HRNJ’s Geoffrey Ssebaggala tells us more.
Uganda has over 200 licensed radio stations-both local and community radios, over forty licensed TV stations, and over sixty newspapers. The main source of information for the people is through the broadcast media, mainly the local radios and national television. Newspapers are mostly accessed in the townships, where people can afford to buy a copy.
The number of media outlets has been growing in size since 1993 when the media industry was liberalised. Today many media houses in Uganda run as businesses, not platforms for expression. Business interests have compromised the independence of Ugandan media to the extent that every issue is approached from profit angle. The government is a major advertiser and the media is largely owned by pro-government supporters, plus a few religious groups, so objective reporting is rare.
The relationship with the Government and the media has deteriorated and the government is cracking down on critical media and journalists who are engaged in investigative reporting on issues of governance and accountability. This has seen a number of media houses closed down and journalists arrested and detained on trumped up charges, most of which have been dismissed by the courts of law. The Government claims that coverage on these topics incites the public and claims a free and critical media would be anti-government.
The Government set up Media Crimes Desks within the Political and Crimes Department, which sits within the Criminal Investigations Department. Through its body the Uganda Communications Commission, the Government also accesses recordings of all current affairs programs to monitor the performance of given media houses in regards to critical broadcasting. The Government has infiltrated the media outlets by planting journalists to spy on fellow colleagues as they do their work.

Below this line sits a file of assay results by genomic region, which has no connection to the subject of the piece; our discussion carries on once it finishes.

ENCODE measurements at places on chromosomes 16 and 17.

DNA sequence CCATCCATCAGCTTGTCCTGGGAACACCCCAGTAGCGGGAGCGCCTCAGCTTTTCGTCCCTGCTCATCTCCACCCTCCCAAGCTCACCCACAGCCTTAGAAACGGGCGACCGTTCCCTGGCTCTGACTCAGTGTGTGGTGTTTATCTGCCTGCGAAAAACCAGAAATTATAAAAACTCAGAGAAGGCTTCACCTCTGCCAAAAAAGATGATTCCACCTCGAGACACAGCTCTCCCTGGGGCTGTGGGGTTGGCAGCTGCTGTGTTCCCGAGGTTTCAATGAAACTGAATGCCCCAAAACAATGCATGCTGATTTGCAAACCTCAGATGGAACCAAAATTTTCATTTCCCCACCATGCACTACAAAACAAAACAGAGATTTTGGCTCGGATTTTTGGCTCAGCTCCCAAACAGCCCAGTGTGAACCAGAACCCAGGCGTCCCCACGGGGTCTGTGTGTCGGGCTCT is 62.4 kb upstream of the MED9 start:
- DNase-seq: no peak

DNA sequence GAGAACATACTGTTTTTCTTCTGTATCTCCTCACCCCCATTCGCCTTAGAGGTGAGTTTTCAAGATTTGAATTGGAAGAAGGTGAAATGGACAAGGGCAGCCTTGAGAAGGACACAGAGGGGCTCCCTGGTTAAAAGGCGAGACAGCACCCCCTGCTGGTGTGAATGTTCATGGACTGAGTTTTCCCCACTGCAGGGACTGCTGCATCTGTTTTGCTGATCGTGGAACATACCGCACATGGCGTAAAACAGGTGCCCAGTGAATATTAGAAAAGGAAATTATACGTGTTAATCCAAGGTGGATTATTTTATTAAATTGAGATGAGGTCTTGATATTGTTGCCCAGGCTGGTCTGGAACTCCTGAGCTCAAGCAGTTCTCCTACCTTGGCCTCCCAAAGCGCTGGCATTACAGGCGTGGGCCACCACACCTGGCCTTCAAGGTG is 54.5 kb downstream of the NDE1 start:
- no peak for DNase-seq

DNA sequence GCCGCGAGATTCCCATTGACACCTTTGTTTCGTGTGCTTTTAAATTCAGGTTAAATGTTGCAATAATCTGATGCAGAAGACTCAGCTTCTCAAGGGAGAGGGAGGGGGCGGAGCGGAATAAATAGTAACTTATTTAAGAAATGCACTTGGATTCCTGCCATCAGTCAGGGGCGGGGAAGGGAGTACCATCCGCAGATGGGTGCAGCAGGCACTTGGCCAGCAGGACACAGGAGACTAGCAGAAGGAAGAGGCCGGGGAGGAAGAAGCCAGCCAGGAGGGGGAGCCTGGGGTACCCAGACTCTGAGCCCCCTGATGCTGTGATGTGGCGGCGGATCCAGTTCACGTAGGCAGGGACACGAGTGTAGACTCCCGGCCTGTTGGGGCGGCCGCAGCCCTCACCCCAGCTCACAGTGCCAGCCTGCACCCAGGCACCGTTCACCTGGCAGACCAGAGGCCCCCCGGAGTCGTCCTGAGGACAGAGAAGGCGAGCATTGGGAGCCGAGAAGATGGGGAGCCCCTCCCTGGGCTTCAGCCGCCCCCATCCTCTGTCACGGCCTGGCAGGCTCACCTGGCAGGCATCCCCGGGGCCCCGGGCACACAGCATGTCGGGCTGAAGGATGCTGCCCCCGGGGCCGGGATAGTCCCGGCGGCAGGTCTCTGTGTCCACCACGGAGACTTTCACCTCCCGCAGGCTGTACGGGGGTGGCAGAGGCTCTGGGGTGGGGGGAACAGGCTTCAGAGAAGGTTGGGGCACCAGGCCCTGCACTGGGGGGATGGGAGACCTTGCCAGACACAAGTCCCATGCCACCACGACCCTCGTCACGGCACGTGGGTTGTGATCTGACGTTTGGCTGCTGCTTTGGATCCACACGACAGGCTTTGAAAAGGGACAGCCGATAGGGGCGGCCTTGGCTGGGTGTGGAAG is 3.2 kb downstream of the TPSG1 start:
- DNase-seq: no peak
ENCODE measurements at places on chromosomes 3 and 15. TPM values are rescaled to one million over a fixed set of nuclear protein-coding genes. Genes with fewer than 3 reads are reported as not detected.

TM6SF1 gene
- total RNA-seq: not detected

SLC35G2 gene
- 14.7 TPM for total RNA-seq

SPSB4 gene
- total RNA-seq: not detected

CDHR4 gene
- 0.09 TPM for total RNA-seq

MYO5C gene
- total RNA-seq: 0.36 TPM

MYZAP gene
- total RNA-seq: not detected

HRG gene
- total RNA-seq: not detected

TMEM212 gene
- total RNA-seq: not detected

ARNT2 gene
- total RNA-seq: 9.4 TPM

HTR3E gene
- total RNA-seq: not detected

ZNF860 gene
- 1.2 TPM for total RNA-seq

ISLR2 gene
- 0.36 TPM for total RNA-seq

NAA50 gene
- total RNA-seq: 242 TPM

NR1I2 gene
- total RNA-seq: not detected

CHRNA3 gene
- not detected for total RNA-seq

A number of laws are being used against journalists and of late the legal regime being used against the media has widened to bring in laws that are not related to free speech or expression. Such laws include forgery and incitement to violence among others. However, press freedom laws commonly used against journalists include criminal libel, defamation, a law on promoting sectarianism and other laws in the Penal Code, the Press and Journalist Act and the Interception of Communications Act.
A number of critical journalists have lost their jobs on the orders of the Government. Others have been kidnapped and detained incommunicado, summoned and questioned at police stations, charged in court, arrested and detained over stories published or broadcasted. Media houses have been arbitrarily closed and licenses revoked.
The result of this unfavourable environment is that the journalism profession in Uganda suffers from a high turnover of staff. This deprives the profession and Ugandans of the expertise needed for a professional media, thereby denying the people of Uganda the ability to be informed by skilled reporters. The media also self-censors, leaving citizens unable to access vital information on key national governance and accountability issues and denying them an opportunity to make informed decisions.
Awareness is being raised about these challenges. HRNJ-Uganda offers a range of support services to journalists, provides training to journalists and media managers, undertakes research and advocacy work and monitors the number of attacks on journalists. Many journalists have received legal support and compensation, Parliament has debated attacks on journalists and tasked police to explain the actions before their budgets could be approved and Uganda now has a data base for journalists attacked every year. However, with 40 attacks on journalists already recorded in 2013 alone there is still a long way to go before journalists can work without fear of attack or intimidation.
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